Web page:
|eating biscuit, a very big achievement!|
I didn't do too much research about which is the best school for Yofel. There is one good preschool in our apartment, only 12 floors down and a couple of steps away, so it's easiest for Yofel to be enrolled in that school. The lessons are in English, but there's Mandarin and Bahasa Indonesia lessons as well, so we're pretty content about it.
First day of school, I was really nervous, I guess more nervous than Yofel himself. It's that bittersweet feeling, when you know there's a new era to face, but you don't want to lose the old one yet. Watching him wearing his brand new uniform and playing with other kids...there are things that are indeed still priceless in this pricey material world.
But at the same time, I also realized one important thing. Enrolling your kid into a school means your parenting stuff and kids problems becoming public. It suddenly becomes everybody's business, from the teachers at school to the other parents and kids in the class.
I remember the horrifying feeling when Yofel, who is still a picky eater and hates eating more than anything else, refused to sit down around the table with the other kids to have snack time. Instead of munching the biscuit and sitting with other children, Yofel kept screaming, kicking around and finally throwing the plate (luckily, a plastic plate) toward his teacher!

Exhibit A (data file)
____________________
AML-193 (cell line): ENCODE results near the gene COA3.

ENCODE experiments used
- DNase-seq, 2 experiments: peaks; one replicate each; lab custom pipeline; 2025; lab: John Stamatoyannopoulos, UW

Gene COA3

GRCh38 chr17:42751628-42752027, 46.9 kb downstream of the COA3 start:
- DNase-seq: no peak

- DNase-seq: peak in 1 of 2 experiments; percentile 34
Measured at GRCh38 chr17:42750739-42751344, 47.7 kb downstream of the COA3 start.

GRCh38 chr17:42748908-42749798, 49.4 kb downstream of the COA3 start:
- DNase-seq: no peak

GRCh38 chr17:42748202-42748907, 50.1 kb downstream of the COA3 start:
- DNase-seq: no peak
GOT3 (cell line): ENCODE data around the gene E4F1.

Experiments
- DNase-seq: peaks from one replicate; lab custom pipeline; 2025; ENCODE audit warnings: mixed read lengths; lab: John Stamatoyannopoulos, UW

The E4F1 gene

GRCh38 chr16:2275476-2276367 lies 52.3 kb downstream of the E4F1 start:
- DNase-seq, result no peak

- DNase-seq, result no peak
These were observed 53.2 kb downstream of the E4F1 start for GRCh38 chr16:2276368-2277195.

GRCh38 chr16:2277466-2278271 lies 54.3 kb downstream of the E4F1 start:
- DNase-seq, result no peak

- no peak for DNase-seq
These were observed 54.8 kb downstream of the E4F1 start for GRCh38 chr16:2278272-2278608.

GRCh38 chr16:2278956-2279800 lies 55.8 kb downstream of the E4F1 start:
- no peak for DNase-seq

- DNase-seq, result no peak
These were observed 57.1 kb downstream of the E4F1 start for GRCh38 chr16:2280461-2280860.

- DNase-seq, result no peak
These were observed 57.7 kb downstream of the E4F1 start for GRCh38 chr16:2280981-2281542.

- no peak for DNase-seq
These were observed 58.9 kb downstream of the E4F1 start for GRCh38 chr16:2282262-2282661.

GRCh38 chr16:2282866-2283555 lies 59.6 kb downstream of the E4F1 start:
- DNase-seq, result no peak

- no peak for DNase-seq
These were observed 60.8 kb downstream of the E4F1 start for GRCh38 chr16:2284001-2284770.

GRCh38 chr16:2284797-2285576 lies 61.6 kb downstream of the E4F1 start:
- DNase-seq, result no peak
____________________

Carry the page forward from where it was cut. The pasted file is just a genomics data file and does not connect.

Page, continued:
Embarrassment, fear and tears welled up in my heart (and eyes!), but I tried to hide it all. The teacher calmed me down and said that every kid needs time to adjust in new environment, so I don't need to be worried. Same thing happened when Yofel running around the class when the other kids singing and dancing. The alarming thing was that some of the kids were following him running around, and I tried to keep my face as innocent as possible when their parents looking at me.
But truth is, all the worrying and feeling afraid for Yofel seemed worth it when I heard from his nanny that Yofel is now starting to eat with his friends, or participating in singing and dancing in class, even he was willing to come forward as a volunteer to do the rote count.
A feeling that is indeed, more priceless than anything.
Like his teacher once said to him, "Good job, Yofel!"